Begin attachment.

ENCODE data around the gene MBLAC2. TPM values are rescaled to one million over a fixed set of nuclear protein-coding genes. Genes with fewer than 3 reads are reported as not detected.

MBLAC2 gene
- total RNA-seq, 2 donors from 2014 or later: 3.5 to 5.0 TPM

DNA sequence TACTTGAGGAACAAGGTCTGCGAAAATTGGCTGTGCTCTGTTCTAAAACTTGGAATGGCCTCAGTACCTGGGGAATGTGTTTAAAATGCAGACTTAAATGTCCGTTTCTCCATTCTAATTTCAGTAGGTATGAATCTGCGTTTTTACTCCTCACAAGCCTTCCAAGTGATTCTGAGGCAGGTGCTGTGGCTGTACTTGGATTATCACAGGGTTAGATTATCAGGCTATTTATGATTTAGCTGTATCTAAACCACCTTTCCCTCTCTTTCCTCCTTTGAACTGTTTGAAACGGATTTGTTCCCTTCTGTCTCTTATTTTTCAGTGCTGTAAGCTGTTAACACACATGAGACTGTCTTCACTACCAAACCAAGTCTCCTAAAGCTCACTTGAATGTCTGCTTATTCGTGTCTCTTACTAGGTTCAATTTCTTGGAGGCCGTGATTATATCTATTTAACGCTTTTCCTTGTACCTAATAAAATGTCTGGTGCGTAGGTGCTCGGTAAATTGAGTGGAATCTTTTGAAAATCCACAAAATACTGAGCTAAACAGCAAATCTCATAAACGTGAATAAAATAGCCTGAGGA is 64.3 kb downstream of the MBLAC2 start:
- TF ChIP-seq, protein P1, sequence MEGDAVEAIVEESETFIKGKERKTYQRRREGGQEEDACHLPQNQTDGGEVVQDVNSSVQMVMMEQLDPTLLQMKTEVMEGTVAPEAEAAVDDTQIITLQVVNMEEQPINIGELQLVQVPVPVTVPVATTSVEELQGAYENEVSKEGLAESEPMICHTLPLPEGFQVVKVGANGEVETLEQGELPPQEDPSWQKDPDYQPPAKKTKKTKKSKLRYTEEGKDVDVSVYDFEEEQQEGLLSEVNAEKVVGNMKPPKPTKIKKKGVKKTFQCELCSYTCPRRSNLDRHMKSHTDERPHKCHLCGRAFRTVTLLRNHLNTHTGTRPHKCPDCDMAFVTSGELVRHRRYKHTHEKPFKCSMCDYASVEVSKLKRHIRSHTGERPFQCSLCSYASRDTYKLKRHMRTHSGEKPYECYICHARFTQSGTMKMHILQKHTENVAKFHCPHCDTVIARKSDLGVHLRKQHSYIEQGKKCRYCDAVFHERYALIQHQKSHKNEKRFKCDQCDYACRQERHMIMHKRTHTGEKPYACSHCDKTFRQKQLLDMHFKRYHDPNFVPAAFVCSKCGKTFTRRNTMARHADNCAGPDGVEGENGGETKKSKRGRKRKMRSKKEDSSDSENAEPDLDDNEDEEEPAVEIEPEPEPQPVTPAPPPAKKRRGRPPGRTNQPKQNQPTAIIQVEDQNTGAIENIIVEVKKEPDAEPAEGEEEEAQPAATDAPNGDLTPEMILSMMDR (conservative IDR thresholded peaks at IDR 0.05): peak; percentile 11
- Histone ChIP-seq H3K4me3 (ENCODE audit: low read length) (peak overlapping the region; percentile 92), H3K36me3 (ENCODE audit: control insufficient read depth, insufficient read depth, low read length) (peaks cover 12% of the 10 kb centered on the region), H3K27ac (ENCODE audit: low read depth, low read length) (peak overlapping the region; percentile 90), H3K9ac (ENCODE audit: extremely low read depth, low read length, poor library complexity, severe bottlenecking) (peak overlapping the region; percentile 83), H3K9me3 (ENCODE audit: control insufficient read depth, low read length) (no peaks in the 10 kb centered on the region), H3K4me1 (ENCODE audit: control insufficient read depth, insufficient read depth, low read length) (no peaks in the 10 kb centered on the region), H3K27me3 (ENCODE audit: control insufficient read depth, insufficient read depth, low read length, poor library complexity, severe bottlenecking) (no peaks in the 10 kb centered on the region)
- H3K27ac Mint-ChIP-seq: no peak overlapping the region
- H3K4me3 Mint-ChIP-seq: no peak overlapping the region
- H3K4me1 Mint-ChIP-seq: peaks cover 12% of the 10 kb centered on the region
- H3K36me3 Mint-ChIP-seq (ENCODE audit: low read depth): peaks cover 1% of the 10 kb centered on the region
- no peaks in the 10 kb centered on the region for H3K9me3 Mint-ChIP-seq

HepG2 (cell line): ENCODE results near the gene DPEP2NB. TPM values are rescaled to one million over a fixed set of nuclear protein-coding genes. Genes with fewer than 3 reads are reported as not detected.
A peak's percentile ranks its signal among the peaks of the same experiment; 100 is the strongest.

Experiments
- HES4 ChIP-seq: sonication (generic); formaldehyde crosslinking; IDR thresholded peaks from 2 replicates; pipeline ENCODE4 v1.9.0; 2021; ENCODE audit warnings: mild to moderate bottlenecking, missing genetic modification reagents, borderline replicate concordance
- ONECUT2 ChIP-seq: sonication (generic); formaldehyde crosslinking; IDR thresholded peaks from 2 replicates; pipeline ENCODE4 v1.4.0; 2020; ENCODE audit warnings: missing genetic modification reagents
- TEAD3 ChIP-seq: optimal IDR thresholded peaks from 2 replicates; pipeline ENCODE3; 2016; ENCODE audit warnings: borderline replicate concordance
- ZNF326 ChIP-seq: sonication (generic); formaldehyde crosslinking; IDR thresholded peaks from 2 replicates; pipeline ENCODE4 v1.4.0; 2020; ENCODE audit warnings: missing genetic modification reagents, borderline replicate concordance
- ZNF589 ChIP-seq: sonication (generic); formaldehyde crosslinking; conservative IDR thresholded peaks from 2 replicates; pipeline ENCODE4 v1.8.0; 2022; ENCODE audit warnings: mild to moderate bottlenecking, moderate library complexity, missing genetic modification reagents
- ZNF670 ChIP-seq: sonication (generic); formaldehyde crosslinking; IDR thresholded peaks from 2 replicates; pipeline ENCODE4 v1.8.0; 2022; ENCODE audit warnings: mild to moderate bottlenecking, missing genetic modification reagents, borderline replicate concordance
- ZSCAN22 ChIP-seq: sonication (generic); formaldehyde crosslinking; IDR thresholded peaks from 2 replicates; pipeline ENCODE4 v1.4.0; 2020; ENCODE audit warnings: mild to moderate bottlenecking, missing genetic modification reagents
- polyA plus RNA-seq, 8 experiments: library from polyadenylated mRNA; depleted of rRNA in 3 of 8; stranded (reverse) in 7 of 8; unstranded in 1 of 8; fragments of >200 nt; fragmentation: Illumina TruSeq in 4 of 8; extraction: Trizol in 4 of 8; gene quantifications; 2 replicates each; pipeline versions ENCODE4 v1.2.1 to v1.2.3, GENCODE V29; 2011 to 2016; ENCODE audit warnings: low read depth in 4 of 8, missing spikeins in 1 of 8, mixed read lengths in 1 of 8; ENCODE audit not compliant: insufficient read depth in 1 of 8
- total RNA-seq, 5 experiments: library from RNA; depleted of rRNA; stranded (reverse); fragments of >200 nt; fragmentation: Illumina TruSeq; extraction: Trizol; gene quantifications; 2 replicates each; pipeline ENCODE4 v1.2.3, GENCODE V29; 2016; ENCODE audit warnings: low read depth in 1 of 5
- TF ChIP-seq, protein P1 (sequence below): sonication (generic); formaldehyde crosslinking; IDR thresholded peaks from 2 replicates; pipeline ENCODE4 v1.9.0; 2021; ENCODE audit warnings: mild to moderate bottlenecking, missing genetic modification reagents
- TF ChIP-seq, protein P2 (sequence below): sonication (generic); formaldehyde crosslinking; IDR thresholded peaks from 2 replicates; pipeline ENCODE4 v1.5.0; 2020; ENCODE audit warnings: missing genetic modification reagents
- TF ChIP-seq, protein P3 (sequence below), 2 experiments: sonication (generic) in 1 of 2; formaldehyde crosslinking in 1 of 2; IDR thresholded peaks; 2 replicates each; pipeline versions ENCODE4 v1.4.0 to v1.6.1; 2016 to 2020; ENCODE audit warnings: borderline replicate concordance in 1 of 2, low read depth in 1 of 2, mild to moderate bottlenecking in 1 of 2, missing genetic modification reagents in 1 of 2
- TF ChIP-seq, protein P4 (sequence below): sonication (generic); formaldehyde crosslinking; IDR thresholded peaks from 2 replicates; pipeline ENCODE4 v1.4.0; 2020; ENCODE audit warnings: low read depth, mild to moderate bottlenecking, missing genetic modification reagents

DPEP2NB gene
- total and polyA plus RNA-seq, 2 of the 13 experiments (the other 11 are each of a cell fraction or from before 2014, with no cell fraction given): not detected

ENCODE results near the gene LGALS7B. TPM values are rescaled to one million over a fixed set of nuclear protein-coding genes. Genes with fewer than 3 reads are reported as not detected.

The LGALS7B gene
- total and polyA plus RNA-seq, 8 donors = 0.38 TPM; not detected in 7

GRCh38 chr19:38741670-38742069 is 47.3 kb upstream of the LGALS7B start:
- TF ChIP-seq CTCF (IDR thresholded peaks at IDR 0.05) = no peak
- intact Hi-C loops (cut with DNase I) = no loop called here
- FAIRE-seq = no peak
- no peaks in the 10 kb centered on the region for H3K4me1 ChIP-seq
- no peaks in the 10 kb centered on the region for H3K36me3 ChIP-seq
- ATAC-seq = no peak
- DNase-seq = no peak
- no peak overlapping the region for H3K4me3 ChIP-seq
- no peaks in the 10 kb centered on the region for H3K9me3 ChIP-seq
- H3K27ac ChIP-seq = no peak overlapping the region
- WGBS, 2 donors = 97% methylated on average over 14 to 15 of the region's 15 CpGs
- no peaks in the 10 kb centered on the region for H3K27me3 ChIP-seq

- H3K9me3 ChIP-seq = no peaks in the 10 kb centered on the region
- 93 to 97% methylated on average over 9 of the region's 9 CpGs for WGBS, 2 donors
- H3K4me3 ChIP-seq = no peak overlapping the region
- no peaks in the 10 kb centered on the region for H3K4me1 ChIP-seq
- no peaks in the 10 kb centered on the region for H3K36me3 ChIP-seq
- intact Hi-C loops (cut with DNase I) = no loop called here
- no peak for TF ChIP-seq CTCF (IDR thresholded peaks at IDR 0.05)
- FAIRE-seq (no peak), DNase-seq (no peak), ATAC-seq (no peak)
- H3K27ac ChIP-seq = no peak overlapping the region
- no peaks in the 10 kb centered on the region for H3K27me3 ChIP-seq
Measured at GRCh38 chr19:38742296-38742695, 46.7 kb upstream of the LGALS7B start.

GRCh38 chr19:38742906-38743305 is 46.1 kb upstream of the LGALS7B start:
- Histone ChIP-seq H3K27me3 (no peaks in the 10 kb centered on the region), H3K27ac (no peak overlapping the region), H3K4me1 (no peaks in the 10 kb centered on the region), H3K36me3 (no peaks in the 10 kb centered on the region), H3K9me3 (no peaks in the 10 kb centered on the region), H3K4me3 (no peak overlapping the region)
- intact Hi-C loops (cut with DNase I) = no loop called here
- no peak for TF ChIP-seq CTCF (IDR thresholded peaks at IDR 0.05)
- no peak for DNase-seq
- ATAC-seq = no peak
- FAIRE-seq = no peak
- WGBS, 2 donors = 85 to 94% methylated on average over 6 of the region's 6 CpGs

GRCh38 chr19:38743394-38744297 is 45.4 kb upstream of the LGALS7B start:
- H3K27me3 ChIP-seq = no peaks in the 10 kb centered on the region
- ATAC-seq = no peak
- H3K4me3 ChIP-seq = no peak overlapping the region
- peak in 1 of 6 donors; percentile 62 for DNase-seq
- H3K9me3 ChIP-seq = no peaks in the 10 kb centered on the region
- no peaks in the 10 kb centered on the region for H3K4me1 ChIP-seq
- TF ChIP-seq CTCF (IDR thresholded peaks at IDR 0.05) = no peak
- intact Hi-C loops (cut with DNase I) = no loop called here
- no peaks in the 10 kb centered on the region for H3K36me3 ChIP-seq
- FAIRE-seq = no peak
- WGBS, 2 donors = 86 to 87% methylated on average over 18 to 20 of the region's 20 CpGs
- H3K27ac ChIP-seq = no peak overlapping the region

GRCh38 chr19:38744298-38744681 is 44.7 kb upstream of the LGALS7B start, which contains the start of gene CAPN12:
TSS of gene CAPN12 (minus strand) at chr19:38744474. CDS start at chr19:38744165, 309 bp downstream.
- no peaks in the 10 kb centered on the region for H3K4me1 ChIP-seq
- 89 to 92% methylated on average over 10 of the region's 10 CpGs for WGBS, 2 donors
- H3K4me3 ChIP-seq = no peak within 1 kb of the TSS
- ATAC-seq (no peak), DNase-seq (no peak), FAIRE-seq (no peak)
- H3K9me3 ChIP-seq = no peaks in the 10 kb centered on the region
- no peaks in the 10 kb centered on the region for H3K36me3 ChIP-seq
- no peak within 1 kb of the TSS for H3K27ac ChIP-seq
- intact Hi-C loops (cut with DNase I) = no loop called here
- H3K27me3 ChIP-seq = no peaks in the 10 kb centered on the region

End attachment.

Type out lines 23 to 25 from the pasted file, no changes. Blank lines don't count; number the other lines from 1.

- total RNA-seq, 5 experiments: library from RNA; depleted of rRNA; stranded (reverse); fragments of >200 nt; fragmentation: Illumina TruSeq; extraction: Trizol; gene quantifications; 2 replicates each; pipeline ENCODE4 v1.2.3, GENCODE V29; 2016; ENCODE audit warnings: low read depth in 1 of 5
- TF ChIP-seq, protein P1 (sequence below): sonication (generic); formaldehyde crosslinking; IDR thresholded peaks from 2 replicates; pipeline ENCODE4 v1.9.0; 2021; ENCODE audit warnings: mild to moderate bottlenecking, missing genetic modification reagents
- TF ChIP-seq, protein P2 (sequence below): sonication (generic); formaldehyde crosslinking; IDR thresholded peaks from 2 replicates; pipeline ENCODE4 v1.5.0; 2020; ENCODE audit warnings: missing genetic modification reagents